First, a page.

Let's go back further:

Let $\mathbf{V}$ and $\mathbf{W}$ be *any* two vector spaces over the same field $\mathbf{F}$. Let $\mathcal{L}(\mathbf{V},\mathbf{W})$ be the set of linear transformations $T\colon \mathbf{V}\to\mathbf{W}$.

We will make $\mathcal{L}(\mathbf{V},\mathbf{W})$ into a vector space over $\mathbf{F}$. In order to do this, we need to define an "addition of linear transformations" and a "scalar multiplication of elements of $\mathbf{F}$ by linear transformations" (that is, our "vectors" will be linear transformations from $\mathbf{V}$ to $\mathbf{W}$; remember that a vector space is just a set with a "vector addition" and a "scalar multiplication" that satisfy certain properties, and we *call* the elements of the set "vectors"; they don't have to be "tuples" in the usual sense).

So, given two linear transformations $T,U\colon \mathbf{V}\to\mathbf{W}$, we need to define a new linear transformation that is called the "sum of $T$ and $U$". I'm going to write this as $T\oplus U$, to distinguish the "sum of linear transformations" from the sum of vectors. Since we want $T\oplus U$ to be a linear transformation (which is a special kind of function) from $\mathbf{V}$ to $\mathbf{W}$, in order to specify it we need to say what the value of $T\oplus U$ is at every $\mathbf{v}\in \mathbf{V}$. My definition is:
$$(T\oplus U)(\mathbf{v}) = T(\mathbf{v}) + U(\mathbf{v}),$$
where the sum on the right is taking place in $\mathbf{W}$. This makes sense, because $T$ and $U$ are *already* functions from $\mathbf{V}$ to $\mathbf{W}$, so $T(\mathbf{v})$ and $U(\mathbf{v})$ are vectors in $\mathbf{W}$, which we can add.

Is $T\oplus U$ a linear transformation from $\mathbf{V}$ to $\mathbf{W}$? First, it *is* a function from $\mathbf{V}$ to $\mathbf{W}$. Now, to check that it is a linear transformation, we need to check that for all $\mathbf{v}_1,\mathbf{v}_2\in\mathbf{V}$ and all $\alpha\in \mathbf{F}$, we have
$$(T\oplus U)(\mathbf{v}_1+\mathbf{v}_2) = (T\oplus U)(\mathbf{v}_1)+(T\oplus U)(\mathbf{v}_2)\quad\text{and}\quad (T\oplus U)(\alpha\mathbf{v}_1) = \alpha((T\oplus U)(\mathbf{v}_1)).$$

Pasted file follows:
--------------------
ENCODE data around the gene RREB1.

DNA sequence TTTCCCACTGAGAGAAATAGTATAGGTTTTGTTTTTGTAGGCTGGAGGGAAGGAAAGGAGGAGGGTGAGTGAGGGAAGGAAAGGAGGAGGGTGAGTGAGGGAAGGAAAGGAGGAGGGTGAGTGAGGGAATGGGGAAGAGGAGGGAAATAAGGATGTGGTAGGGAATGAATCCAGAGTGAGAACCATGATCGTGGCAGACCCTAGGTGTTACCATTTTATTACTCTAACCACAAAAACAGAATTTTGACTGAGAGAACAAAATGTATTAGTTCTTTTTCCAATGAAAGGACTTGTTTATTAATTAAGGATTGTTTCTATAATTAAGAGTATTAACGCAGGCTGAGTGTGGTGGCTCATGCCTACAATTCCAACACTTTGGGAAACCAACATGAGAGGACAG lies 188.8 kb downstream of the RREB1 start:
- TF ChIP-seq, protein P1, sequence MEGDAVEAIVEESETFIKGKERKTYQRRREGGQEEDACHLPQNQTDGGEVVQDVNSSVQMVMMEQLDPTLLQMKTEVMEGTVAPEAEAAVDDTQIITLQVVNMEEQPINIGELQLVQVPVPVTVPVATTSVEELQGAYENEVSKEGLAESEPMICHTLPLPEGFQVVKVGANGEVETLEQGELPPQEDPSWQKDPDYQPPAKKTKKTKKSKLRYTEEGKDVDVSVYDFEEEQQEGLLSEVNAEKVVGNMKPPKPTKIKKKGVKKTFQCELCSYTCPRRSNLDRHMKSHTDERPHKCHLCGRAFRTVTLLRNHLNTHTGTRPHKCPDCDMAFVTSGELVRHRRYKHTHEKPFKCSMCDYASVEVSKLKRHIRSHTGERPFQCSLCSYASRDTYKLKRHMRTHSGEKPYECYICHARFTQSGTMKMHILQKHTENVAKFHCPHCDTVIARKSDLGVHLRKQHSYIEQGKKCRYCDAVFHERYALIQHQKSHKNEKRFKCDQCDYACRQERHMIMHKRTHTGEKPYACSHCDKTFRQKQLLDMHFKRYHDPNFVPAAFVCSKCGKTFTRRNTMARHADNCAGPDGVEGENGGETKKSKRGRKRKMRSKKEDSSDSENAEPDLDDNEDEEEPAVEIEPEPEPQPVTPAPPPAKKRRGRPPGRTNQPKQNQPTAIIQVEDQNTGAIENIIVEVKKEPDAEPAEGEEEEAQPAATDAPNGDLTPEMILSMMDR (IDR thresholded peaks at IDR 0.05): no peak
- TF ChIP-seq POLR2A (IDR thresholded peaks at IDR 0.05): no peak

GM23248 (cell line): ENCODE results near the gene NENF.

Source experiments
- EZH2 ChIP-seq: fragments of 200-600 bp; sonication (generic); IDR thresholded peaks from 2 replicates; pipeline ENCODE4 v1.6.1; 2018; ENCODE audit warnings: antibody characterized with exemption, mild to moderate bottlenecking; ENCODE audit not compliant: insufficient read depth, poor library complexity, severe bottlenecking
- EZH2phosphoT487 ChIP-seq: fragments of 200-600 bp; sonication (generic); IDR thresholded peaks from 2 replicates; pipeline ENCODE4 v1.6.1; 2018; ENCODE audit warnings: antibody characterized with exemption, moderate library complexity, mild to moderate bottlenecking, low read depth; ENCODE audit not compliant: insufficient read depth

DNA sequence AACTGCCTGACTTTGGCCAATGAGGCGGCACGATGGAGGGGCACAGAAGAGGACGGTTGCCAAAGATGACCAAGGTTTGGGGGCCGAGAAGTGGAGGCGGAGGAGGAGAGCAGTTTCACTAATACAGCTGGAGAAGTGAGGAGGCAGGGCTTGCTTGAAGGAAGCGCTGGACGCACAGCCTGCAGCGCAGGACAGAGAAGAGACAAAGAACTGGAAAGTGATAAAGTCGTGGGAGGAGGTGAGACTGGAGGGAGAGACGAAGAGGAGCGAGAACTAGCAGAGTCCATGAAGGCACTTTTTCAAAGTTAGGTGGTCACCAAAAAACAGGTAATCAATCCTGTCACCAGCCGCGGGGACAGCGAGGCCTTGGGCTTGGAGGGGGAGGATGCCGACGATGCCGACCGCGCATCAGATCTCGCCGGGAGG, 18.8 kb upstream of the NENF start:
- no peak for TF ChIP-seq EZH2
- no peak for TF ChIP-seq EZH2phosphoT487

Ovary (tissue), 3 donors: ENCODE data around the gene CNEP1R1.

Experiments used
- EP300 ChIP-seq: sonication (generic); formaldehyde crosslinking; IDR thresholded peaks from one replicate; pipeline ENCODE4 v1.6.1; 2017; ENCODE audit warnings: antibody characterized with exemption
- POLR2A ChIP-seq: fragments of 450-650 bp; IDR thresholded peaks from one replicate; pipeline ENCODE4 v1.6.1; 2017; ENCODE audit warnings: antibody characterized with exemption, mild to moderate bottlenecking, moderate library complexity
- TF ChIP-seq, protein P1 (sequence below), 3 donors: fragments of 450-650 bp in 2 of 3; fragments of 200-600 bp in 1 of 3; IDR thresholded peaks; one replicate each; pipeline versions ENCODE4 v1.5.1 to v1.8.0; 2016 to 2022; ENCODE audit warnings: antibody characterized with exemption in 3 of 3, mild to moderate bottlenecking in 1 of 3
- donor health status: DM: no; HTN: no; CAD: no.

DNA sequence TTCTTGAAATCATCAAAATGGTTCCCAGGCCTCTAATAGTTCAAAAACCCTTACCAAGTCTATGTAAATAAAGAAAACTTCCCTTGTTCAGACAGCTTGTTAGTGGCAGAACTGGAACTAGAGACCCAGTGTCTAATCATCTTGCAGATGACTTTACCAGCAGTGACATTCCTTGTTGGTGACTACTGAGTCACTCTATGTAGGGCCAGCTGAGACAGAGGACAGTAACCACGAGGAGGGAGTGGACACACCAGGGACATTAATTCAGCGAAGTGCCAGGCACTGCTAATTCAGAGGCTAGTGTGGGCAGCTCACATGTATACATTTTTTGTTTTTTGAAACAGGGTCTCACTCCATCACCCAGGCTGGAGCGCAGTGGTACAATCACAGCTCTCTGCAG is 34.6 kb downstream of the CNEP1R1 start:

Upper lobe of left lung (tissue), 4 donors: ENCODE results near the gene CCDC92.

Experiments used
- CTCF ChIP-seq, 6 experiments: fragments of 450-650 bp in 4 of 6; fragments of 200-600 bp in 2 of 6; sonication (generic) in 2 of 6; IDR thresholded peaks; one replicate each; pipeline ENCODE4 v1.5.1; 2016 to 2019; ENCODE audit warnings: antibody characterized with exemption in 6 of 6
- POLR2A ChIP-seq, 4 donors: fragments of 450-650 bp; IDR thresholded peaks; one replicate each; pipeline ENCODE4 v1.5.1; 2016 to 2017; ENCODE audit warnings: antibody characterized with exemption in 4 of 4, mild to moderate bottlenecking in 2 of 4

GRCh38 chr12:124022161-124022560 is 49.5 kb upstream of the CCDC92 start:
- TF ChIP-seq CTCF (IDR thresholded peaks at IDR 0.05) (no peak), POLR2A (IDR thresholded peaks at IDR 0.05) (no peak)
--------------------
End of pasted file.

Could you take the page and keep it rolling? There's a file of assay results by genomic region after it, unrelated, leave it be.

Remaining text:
Indeed, since $T$ and $U$ are themselves linear transformations, we have:
$$\begin{align*}
(T\oplus U)(\mathbf{v}_1+\mathbf{v}_2) &= T(\mathbf{v}_1+\mathbf{v}_2) + U(\mathbf{v}_1+\mathbf{v}_2) &\text{(by definition of }T\oplus U\text{)}\\
&= T(\mathbf{v}_1)+T(\mathbf{v}_2) + U(\mathbf{v}_1)+U(\mathbf{v}_2) &\text{(by linearity of }T\text{ and }U\text{)}\\
&= T(\mathbf{v}_1)+U(\mathbf{v}_1) + T(\mathbf{v}_2)+U(\mathbf{v}_2)\\
&= (T\oplus U)(\mathbf{v}_1) + (T\oplus U)(\mathbf{v}_2) &\text{(by definition of }T\oplus U\text{)}\\
(T\oplus U)(\alpha\mathbf{v}_1) &= T(\alpha\mathbf{v}_1) + U(\alpha\mathbf{v}_1) &\text{(by definition of }T\oplus U\text{)}\\
&= \alpha T(\mathbf{v}_1) + \alpha U(\mathbf{v}_1) &\text{(by linearity of }T\text{ and }U\text{)}\\
&= \alpha(T(\mathbf{v}_1) + U(\mathbf{v}_1))\\
&= \alpha((T\oplus U)(\mathbf{v}_1)) &\text{(by definition of }T\oplus U\text{)}
\end{align*}$$
so $T\oplus U$ is indeed an element of $\mathcal{L}(\mathbf{V},\mathbf{W})$.

I'll let you verify that $(S\oplus T)\oplus U = S\oplus (T\oplus U)$ for all $S,T,U\in\mathcal{L}(\mathbf{V},\mathbf{W})$ (since this is an equality of functions, you need to check that they have the same value at every $\mathbf{v}\in \mathbf{V}$). That $T\oplus U=U\oplus T$ for all $T,U\in\mathcal{L}(\mathbf{V},\mathbf{W})$; that if $\mathbf{0}$ is the linear transformation that sends every $\mathbf{v}\in\mathbf{V}$ to $\mathbf{0}\in\mathbf{W}$, then $T\oplus\mathbf{0}=T$ for all $T$; and that given $T\in\mathcal{L}(\mathbf{V},\mathbf{W})$, and we define $-T$ to be the function $(-T)(\mathbf{v}) = -(T(\mathbf{v}))$, then $T\oplus (-T) = \mathbf{0}$.